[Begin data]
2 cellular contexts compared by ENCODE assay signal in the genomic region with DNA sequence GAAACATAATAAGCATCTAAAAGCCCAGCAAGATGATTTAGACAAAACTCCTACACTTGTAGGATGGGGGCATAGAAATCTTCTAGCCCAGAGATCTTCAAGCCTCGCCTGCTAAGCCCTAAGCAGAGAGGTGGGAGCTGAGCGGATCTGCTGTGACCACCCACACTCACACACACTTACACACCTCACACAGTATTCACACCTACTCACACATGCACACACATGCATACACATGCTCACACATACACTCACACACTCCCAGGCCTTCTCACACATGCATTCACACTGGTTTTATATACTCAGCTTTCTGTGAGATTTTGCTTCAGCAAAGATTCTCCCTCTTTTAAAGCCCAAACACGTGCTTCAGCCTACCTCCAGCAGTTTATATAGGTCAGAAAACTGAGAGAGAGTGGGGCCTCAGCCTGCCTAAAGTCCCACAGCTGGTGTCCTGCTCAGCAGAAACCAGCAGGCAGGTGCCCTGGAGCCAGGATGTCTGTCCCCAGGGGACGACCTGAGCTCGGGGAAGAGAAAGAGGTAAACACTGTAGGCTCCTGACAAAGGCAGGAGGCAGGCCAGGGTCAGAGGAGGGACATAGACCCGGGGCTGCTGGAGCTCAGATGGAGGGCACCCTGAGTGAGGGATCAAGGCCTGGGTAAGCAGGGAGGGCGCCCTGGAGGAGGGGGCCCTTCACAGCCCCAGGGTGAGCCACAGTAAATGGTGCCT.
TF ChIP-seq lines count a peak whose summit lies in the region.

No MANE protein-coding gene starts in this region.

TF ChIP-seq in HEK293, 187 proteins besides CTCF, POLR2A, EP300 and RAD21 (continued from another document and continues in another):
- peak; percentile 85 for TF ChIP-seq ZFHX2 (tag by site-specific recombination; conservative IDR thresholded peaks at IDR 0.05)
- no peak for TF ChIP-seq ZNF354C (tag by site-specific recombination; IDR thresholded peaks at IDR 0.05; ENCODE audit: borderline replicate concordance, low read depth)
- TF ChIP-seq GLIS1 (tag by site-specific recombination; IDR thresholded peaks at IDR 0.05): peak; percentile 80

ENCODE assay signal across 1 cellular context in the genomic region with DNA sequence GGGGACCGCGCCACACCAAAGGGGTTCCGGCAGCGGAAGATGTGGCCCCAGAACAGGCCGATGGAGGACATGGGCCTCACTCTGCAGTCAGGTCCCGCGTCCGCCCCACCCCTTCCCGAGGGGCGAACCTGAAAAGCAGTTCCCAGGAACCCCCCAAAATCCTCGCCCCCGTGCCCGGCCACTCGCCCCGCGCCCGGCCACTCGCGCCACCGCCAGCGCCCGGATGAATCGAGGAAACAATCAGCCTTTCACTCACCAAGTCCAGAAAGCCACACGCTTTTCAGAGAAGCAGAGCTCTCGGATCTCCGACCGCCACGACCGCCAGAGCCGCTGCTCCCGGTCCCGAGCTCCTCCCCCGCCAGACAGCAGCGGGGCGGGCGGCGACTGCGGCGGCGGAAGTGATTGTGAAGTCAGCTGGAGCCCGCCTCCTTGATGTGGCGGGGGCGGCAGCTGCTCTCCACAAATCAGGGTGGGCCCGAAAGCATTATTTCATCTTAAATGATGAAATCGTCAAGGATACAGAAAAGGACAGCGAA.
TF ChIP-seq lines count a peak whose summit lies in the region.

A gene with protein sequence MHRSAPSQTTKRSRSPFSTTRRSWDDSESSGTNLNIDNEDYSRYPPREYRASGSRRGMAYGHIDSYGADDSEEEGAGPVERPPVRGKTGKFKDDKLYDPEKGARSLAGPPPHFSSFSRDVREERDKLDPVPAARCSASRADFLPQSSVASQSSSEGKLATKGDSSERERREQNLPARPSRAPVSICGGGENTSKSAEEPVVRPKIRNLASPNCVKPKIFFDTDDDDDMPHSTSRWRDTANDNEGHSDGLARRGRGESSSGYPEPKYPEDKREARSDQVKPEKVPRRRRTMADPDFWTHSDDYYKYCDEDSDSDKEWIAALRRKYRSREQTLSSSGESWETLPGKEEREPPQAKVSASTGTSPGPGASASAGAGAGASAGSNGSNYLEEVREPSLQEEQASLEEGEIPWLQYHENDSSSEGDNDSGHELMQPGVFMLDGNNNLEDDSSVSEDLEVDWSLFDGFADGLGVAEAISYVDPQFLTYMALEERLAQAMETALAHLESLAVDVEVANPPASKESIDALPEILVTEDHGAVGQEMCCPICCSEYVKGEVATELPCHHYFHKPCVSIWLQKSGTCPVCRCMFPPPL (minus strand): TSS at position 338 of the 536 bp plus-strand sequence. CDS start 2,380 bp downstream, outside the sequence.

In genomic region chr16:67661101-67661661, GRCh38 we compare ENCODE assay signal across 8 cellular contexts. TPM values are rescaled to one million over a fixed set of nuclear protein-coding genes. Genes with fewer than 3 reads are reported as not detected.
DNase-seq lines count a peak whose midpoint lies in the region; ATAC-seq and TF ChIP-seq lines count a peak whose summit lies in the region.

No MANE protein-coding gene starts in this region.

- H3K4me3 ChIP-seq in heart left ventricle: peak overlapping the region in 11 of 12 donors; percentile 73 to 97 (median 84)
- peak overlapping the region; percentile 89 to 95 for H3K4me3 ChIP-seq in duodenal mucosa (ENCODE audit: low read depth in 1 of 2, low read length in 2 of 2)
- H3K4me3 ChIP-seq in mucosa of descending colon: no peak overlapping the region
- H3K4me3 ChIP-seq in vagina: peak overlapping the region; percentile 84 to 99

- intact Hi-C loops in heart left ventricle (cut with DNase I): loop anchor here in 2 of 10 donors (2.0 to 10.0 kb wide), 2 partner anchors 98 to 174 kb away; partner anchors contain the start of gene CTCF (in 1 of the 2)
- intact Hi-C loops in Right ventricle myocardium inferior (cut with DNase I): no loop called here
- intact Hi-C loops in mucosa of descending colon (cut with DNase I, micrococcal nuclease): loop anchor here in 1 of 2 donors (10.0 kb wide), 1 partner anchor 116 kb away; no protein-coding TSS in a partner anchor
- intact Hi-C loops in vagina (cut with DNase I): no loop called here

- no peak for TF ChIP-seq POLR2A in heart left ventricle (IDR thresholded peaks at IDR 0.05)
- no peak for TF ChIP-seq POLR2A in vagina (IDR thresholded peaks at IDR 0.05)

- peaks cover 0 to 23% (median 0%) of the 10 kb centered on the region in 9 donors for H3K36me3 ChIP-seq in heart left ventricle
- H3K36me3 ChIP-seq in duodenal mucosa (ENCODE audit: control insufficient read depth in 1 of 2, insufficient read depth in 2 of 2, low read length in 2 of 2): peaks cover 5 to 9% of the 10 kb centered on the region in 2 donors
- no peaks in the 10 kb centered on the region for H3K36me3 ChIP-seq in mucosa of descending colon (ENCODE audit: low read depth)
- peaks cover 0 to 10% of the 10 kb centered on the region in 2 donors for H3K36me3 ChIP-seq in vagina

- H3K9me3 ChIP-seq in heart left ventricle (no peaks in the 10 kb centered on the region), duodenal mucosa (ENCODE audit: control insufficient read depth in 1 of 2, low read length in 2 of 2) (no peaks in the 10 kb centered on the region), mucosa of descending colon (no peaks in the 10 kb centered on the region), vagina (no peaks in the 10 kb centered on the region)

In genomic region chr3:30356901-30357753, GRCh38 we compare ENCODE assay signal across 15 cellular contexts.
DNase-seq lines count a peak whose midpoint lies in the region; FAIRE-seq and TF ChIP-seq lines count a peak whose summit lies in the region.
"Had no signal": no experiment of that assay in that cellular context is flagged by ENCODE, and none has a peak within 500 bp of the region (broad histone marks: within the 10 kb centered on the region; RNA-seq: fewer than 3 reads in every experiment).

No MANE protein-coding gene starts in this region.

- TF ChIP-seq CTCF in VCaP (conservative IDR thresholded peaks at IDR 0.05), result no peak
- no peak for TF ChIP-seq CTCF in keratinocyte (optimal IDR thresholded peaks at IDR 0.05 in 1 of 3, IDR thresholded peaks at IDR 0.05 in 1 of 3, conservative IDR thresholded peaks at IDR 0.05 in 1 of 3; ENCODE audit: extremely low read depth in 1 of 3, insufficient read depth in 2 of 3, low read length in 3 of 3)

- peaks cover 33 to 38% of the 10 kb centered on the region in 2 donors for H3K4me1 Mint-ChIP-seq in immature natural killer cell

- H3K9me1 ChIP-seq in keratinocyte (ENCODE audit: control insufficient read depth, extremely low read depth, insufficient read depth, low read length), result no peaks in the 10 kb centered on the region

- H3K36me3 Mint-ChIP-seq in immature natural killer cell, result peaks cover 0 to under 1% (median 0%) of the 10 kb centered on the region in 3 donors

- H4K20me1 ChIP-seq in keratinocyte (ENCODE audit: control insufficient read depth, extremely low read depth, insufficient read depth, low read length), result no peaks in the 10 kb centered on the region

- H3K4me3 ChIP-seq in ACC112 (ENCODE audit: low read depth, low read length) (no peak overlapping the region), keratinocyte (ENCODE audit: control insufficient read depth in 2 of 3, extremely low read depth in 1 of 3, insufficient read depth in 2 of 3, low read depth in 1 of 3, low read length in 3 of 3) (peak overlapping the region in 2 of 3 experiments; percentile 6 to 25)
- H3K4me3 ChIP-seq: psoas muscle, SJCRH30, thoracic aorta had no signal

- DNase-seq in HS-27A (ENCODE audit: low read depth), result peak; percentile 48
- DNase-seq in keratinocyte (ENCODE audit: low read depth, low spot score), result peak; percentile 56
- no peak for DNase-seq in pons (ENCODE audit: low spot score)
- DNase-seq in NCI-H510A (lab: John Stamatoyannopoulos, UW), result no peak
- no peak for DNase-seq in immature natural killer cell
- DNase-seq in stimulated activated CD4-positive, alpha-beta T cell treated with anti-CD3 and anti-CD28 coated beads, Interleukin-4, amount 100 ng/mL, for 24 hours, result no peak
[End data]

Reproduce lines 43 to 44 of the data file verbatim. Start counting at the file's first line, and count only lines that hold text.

- no peak for DNase-seq in pons (ENCODE audit: low spot score)
- DNase-seq in NCI-H510A (lab: John Stamatoyannopoulos, UW), result no peak